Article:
Intelligent Investment

Global Data Center Investor Sentiment Survey

2021 Market Review & 2022 Outlook

March 17, 2022 10 Minute Read


Global Data Center Market Overview

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Demand for data centers by global investors remained robust in the second half of 2021, with record-breaking M&A activity. Investors of all types increased their capital allocations to the alternative asset class. Despite the prospect of interest rate increases and the on-going pandemic, data center asset yields/capitalization rates compressed in 2021, with select trades in the mid-to-high-3% range for core product. The imbalance between the growing capital allocated to the sector and the relatively limited supply of for-sale assets resulted in a highly competitive global marketplace. Investors eager to capture higher yields have broadened their geographic reach to developing markets and regions, further globalizing and institutionalizing this highly resilient and defensive asset class.

Nearly 95% of respondents to CBRE’s 2022 Global Data Center Investor Sentiment Survey, many of whom are the world’s largest institutional real estate investors, plan to increase their capital deployment in the data center sector this year. None of the more than 115 respondents plan to decrease their investment.

Investor interest remains robust across the risk spectrum, with approximately 50% of respondents expressing interest in opportunistic/new development, value-add and core-plus offerings. Interest in core offerings, however, declined to 40% from 50% year-over-year, as valuations reached record highs for core product. While many investors cited high valuations, intense competition and limited availability of for-sale assets as their greatest challenges to achieving their current investment strategies, 24% also responded that the limited number of qualified management partners made investment difficult. There remains significant opportunity for experienced investment and operating professionals to partner with global investors looking to benefit from their sector expertise. Growing investor interest, coupled with a limited number of direct investment opportunities, has resulted in a continued decline in data center assets yields/cap rates over time. Nearly half of survey respondents expect further yield/cap rate compression in 2022.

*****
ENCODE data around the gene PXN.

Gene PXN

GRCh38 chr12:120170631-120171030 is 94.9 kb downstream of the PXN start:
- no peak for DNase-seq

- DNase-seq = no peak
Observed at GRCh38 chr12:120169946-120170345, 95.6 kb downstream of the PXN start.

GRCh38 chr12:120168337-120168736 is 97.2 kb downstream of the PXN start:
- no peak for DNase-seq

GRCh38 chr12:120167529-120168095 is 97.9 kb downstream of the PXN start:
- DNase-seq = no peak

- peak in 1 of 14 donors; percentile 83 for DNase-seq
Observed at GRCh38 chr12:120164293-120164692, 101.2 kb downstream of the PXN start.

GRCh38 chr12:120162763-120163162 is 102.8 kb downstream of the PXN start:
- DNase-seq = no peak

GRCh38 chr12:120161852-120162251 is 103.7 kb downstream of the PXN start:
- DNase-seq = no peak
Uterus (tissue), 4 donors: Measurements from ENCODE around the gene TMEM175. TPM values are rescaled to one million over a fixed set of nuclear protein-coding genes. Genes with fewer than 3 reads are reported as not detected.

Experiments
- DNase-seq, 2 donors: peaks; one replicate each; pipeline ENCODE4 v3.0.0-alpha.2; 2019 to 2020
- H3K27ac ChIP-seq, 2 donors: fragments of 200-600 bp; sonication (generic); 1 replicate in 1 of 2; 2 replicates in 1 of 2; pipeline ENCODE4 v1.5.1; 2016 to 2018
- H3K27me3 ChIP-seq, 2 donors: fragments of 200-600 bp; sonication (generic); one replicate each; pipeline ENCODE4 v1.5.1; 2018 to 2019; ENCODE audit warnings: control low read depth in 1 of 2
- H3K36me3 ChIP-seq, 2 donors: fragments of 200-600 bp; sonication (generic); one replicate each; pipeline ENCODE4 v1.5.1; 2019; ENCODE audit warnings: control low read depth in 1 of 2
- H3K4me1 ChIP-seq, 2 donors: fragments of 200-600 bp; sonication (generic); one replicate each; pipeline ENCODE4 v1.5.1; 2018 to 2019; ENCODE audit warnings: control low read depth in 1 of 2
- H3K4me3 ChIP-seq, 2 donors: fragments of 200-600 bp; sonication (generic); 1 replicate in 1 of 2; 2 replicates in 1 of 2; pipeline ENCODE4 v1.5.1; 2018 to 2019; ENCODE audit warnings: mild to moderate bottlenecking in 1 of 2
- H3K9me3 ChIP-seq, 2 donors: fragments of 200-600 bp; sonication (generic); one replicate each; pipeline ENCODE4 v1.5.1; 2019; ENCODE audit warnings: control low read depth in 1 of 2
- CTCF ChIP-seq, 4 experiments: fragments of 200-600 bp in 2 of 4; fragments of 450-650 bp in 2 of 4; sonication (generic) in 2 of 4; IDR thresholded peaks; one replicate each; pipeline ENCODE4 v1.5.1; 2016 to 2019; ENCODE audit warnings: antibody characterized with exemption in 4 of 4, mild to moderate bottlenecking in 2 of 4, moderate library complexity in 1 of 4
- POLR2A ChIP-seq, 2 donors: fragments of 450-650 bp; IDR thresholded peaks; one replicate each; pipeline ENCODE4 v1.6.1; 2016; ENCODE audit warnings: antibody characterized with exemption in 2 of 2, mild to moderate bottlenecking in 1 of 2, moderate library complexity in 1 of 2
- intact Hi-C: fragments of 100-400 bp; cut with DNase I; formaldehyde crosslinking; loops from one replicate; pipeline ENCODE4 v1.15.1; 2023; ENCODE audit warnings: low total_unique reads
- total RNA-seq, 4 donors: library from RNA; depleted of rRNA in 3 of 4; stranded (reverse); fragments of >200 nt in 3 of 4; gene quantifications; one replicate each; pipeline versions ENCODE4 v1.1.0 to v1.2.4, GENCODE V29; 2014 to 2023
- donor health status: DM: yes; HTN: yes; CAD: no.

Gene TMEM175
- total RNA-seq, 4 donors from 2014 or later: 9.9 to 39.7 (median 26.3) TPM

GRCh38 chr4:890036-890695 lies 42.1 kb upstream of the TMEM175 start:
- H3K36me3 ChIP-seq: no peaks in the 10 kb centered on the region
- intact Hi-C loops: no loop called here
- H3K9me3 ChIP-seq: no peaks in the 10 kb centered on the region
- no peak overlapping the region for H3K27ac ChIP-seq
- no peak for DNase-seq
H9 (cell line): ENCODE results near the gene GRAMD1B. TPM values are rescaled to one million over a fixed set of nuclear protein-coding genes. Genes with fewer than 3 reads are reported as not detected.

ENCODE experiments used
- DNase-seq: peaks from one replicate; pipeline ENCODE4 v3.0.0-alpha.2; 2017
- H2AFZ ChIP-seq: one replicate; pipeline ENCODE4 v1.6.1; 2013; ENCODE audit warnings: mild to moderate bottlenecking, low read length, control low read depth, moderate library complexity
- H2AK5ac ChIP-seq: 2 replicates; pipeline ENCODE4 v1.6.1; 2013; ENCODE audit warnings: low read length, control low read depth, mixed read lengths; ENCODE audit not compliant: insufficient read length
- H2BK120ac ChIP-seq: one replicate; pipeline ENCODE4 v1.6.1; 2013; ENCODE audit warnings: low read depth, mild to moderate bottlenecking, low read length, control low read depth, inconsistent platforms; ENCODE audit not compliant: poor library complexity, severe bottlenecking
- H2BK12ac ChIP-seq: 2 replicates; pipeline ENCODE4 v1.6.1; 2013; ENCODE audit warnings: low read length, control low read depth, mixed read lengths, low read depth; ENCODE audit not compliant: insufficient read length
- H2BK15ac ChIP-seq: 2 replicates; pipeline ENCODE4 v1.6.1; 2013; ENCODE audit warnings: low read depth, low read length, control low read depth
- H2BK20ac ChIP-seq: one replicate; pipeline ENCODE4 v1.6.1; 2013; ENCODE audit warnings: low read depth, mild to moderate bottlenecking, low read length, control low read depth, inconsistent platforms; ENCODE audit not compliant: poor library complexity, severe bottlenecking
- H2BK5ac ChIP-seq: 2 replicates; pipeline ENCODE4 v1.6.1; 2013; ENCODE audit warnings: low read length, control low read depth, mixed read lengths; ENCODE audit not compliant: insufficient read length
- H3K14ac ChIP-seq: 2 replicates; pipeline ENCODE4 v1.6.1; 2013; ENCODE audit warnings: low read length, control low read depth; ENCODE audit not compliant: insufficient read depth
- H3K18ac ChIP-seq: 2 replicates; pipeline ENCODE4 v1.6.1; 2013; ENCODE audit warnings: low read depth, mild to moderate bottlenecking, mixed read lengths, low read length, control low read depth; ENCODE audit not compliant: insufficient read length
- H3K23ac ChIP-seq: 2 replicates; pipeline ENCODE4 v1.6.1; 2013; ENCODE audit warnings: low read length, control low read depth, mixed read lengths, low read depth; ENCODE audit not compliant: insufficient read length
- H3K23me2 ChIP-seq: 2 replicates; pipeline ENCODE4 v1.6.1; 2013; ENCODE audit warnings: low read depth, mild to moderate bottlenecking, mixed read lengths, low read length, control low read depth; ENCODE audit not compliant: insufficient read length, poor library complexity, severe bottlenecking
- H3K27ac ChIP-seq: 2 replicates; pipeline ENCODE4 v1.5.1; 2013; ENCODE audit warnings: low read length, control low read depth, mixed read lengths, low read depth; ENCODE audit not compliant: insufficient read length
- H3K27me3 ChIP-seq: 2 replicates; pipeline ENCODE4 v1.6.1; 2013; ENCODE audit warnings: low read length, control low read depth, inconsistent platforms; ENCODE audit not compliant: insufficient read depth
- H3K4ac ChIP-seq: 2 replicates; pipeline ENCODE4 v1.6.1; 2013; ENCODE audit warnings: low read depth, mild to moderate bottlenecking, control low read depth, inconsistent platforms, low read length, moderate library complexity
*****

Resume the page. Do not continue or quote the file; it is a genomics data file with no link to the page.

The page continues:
North America Overview

Investor interest in the North American data center market remained robust in the second half of 2021.

Record M&A activity, fueled by the acquisition of CoreSite by American Tower and of QTS by Blackstone, accounted for nearly all of the data center investment volume last year. Total data center asset sales remained on par with recent years, ending 2021 just shy of $5 billion. Data center capitalization rates remained relatively unchanged for the year, with select trades in the mid-to-high-3% range for core product. Foreign investors accounted for approximately half of total North American data center investment volume in the second half of 2021, reflecting growing global investor interest in the alternative asset class.